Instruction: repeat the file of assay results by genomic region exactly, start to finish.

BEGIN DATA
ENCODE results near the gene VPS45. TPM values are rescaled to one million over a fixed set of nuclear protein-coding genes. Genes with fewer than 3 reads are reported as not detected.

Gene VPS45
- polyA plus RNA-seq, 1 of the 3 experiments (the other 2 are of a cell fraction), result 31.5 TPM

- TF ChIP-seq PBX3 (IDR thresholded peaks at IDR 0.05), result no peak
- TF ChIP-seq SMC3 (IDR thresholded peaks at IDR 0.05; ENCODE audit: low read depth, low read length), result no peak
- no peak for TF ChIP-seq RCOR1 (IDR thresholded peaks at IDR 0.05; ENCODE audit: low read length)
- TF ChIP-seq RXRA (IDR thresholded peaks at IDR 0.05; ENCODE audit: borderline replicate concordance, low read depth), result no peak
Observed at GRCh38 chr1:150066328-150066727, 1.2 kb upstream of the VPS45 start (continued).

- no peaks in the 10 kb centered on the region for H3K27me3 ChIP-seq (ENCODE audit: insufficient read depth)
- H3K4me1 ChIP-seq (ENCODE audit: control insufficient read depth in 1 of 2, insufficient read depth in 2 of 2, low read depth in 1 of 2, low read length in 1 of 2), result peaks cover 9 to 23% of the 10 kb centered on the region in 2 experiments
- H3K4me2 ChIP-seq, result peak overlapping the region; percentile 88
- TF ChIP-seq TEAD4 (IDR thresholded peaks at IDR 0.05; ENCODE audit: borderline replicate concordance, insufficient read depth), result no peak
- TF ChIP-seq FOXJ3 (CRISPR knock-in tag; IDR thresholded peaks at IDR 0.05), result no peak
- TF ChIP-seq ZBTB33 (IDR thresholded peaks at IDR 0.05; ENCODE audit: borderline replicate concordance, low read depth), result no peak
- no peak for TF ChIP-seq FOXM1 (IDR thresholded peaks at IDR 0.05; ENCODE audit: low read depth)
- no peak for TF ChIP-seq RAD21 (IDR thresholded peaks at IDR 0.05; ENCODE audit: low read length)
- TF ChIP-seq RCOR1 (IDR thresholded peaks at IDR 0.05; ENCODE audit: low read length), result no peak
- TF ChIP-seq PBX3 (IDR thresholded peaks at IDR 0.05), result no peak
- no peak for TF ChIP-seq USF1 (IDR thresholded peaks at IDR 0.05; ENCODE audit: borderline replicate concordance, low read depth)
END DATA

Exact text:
ENCODE results near the gene VPS45. TPM values are rescaled to one million over a fixed set of nuclear protein-coding genes. Genes with fewer than 3 reads are reported as not detected.

Gene VPS45
- polyA plus RNA-seq, 1 of the 3 experiments (the other 2 are of a cell fraction), result 31.5 TPM

- TF ChIP-seq PBX3 (IDR thresholded peaks at IDR 0.05), result no peak
- TF ChIP-seq SMC3 (IDR thresholded peaks at IDR 0.05; ENCODE audit: low read depth, low read length), result no peak
- no peak for TF ChIP-seq RCOR1 (IDR thresholded peaks at IDR 0.05; ENCODE audit: low read length)
- TF ChIP-seq RXRA (IDR thresholded peaks at IDR 0.05; ENCODE audit: borderline replicate concordance, low read depth), result no peak
Observed at GRCh38 chr1:150066328-150066727, 1.2 kb upstream of the VPS45 start (continued).

- no peaks in the 10 kb centered on the region for H3K27me3 ChIP-seq (ENCODE audit: insufficient read depth)
- H3K4me1 ChIP-seq (ENCODE audit: control insufficient read depth in 1 of 2, insufficient read depth in 2 of 2, low read depth in 1 of 2, low read length in 1 of 2), result peaks cover 9 to 23% of the 10 kb centered on the region in 2 experiments
- H3K4me2 ChIP-seq, result peak overlapping the region; percentile 88
- TF ChIP-seq TEAD4 (IDR thresholded peaks at IDR 0.05; ENCODE audit: borderline replicate concordance, insufficient read depth), result no peak
- TF ChIP-seq FOXJ3 (CRISPR knock-in tag; IDR thresholded peaks at IDR 0.05), result no peak
- TF ChIP-seq ZBTB33 (IDR thresholded peaks at IDR 0.05; ENCODE audit: borderline replicate concordance, low read depth), result no peak
- no peak for TF ChIP-seq FOXM1 (IDR thresholded peaks at IDR 0.05; ENCODE audit: low read depth)
- no peak for TF ChIP-seq RAD21 (IDR thresholded peaks at IDR 0.05; ENCODE audit: low read length)
- TF ChIP-seq RCOR1 (IDR thresholded peaks at IDR 0.05; ENCODE audit: low read length), result no peak
- TF ChIP-seq PBX3 (IDR thresholded peaks at IDR 0.05), result no peak
- no peak for TF ChIP-seq USF1 (IDR thresholded peaks at IDR 0.05; ENCODE audit: borderline replicate concordance, low read depth)